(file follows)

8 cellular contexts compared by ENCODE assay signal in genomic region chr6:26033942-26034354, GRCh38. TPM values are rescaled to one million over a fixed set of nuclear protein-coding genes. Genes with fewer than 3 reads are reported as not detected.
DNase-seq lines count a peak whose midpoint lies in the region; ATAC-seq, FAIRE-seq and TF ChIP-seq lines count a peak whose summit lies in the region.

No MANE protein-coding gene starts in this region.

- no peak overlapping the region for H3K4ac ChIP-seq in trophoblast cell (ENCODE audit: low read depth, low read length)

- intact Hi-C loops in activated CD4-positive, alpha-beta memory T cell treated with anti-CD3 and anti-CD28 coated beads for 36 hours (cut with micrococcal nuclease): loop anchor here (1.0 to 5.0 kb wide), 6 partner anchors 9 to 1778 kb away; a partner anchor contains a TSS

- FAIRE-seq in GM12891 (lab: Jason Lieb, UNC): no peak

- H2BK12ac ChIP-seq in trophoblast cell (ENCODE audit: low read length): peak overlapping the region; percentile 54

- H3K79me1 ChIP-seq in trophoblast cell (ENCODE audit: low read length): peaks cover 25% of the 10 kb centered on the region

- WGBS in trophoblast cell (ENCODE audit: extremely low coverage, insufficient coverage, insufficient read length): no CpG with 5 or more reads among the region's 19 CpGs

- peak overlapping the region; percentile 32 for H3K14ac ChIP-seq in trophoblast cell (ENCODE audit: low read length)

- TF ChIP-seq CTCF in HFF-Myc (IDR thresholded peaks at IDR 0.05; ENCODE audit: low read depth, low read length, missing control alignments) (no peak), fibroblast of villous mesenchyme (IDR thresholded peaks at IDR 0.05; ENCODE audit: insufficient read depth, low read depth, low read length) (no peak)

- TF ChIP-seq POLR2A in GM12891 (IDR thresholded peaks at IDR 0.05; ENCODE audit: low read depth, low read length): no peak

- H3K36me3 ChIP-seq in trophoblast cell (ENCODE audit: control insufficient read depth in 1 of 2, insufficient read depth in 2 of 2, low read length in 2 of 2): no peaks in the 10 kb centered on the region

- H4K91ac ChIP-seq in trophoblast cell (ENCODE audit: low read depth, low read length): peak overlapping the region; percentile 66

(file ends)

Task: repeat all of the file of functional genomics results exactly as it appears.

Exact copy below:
8 cellular contexts compared by ENCODE assay signal in genomic region chr6:26033942-26034354, GRCh38. TPM values are rescaled to one million over a fixed set of nuclear protein-coding genes. Genes with fewer than 3 reads are reported as not detected.
DNase-seq lines count a peak whose midpoint lies in the region; ATAC-seq, FAIRE-seq and TF ChIP-seq lines count a peak whose summit lies in the region.

No MANE protein-coding gene starts in this region.

- no peak overlapping the region for H3K4ac ChIP-seq in trophoblast cell (ENCODE audit: low read depth, low read length)

- intact Hi-C loops in activated CD4-positive, alpha-beta memory T cell treated with anti-CD3 and anti-CD28 coated beads for 36 hours (cut with micrococcal nuclease): loop anchor here (1.0 to 5.0 kb wide), 6 partner anchors 9 to 1778 kb away; a partner anchor contains a TSS

- FAIRE-seq in GM12891 (lab: Jason Lieb, UNC): no peak

- H2BK12ac ChIP-seq in trophoblast cell (ENCODE audit: low read length): peak overlapping the region; percentile 54

- H3K79me1 ChIP-seq in trophoblast cell (ENCODE audit: low read length): peaks cover 25% of the 10 kb centered on the region

- WGBS in trophoblast cell (ENCODE audit: extremely low coverage, insufficient coverage, insufficient read length): no CpG with 5 or more reads among the region's 19 CpGs

- peak overlapping the region; percentile 32 for H3K14ac ChIP-seq in trophoblast cell (ENCODE audit: low read length)

- TF ChIP-seq CTCF in HFF-Myc (IDR thresholded peaks at IDR 0.05; ENCODE audit: low read depth, low read length, missing control alignments) (no peak), fibroblast of villous mesenchyme (IDR thresholded peaks at IDR 0.05; ENCODE audit: insufficient read depth, low read depth, low read length) (no peak)

- TF ChIP-seq POLR2A in GM12891 (IDR thresholded peaks at IDR 0.05; ENCODE audit: low read depth, low read length): no peak

- H3K36me3 ChIP-seq in trophoblast cell (ENCODE audit: control insufficient read depth in 1 of 2, insufficient read depth in 2 of 2, low read length in 2 of 2): no peaks in the 10 kb centered on the region

- H4K91ac ChIP-seq in trophoblast cell (ENCODE audit: low read depth, low read length): peak overlapping the region; percentile 66